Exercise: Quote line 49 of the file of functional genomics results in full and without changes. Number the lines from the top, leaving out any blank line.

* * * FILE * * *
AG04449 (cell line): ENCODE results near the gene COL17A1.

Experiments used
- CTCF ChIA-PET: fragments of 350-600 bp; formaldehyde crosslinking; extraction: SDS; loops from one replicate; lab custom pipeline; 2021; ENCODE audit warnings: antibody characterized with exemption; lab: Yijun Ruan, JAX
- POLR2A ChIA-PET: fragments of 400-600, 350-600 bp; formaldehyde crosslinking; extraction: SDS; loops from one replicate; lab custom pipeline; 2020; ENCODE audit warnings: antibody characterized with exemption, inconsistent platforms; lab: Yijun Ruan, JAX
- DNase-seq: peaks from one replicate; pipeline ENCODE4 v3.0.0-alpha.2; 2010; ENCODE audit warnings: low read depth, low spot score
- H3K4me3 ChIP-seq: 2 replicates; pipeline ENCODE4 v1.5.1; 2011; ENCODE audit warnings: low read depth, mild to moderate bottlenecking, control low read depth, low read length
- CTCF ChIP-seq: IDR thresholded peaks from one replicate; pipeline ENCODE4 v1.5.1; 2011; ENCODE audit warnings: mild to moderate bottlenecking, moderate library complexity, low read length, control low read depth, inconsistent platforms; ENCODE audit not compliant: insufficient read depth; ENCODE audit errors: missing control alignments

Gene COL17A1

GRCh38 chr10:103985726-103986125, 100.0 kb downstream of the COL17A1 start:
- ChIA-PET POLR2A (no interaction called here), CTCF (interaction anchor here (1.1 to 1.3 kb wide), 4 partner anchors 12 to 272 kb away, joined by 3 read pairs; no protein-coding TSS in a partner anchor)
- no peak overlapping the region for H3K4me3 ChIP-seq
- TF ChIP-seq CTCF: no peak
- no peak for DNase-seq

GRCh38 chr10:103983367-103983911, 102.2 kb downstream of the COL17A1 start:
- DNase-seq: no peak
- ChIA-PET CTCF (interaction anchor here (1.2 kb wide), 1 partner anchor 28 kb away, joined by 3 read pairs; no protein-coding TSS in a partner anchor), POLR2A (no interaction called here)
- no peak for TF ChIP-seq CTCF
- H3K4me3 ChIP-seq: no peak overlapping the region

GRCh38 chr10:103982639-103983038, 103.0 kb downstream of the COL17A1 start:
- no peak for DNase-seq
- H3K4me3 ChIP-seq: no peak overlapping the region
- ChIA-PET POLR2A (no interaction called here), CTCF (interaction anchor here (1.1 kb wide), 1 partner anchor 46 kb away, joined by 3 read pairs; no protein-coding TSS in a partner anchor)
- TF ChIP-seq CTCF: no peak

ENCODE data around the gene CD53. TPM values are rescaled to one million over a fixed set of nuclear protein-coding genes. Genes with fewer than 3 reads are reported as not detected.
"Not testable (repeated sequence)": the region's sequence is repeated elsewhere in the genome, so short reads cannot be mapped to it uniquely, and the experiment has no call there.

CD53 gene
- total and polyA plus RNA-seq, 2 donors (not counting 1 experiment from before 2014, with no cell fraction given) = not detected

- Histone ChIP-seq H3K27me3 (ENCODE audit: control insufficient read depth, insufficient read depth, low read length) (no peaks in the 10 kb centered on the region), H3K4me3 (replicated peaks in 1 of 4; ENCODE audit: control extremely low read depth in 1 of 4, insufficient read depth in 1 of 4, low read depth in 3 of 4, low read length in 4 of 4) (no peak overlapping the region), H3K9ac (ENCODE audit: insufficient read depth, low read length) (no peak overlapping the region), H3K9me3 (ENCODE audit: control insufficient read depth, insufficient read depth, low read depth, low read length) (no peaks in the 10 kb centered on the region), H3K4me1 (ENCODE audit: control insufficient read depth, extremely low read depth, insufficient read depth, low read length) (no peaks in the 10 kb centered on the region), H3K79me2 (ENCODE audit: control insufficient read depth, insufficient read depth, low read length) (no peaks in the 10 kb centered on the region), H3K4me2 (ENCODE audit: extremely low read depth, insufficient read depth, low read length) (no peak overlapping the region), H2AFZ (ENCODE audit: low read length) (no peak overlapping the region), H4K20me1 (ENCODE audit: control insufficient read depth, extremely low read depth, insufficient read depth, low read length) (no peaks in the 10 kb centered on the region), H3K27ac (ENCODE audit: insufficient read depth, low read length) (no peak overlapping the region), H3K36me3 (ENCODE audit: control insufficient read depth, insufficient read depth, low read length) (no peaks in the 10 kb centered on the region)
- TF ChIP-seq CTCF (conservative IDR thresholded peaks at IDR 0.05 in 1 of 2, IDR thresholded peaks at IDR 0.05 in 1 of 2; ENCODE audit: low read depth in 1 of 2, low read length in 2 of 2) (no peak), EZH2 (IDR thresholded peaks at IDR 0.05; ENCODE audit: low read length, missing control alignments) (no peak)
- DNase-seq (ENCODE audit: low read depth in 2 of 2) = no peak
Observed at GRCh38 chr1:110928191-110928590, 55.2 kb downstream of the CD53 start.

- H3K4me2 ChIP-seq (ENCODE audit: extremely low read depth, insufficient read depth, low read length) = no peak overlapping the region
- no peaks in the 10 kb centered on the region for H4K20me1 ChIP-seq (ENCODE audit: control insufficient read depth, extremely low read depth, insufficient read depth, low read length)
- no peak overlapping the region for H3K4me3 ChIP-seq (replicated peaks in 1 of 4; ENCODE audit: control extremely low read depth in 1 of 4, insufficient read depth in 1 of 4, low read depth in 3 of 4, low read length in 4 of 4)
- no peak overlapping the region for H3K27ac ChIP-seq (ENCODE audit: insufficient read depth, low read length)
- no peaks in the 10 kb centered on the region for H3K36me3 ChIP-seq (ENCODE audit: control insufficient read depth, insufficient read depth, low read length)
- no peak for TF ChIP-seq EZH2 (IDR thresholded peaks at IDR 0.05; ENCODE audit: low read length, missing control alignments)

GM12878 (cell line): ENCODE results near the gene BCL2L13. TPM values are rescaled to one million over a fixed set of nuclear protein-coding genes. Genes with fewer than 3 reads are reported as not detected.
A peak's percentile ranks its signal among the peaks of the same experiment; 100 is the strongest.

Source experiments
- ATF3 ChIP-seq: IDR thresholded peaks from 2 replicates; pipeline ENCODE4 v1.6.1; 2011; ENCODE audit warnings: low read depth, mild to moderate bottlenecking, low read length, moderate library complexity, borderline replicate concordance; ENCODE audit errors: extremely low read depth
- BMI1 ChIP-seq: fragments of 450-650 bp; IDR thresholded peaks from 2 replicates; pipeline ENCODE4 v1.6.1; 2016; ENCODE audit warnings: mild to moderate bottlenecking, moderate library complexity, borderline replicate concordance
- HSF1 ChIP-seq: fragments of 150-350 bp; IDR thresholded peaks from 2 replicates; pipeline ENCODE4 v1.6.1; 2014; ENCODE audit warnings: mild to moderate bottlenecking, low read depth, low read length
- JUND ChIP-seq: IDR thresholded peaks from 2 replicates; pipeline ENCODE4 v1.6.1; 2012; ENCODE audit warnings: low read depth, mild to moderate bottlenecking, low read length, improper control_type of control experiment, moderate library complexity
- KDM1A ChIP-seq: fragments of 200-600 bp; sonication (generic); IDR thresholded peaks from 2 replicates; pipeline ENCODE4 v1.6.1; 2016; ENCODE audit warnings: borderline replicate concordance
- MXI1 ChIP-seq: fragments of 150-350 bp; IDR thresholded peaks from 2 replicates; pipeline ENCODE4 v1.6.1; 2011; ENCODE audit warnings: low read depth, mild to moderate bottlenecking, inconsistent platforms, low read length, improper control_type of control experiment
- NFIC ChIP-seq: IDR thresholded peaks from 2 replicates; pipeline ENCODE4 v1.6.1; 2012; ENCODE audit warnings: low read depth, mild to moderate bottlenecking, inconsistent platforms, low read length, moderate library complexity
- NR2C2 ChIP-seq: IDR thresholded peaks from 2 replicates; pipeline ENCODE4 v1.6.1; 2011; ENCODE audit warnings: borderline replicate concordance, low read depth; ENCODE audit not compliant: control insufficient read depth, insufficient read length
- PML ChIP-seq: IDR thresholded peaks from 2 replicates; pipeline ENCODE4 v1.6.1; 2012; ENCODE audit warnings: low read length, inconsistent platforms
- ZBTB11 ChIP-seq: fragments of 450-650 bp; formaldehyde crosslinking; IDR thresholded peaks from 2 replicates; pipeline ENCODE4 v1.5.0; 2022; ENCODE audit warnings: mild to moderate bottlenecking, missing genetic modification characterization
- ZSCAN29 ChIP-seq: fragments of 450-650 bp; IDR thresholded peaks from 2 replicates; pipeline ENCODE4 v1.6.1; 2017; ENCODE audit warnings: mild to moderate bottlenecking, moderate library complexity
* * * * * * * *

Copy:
- PML ChIP-seq: IDR thresholded peaks from 2 replicates; pipeline ENCODE4 v1.6.1; 2012; ENCODE audit warnings: low read length, inconsistent platforms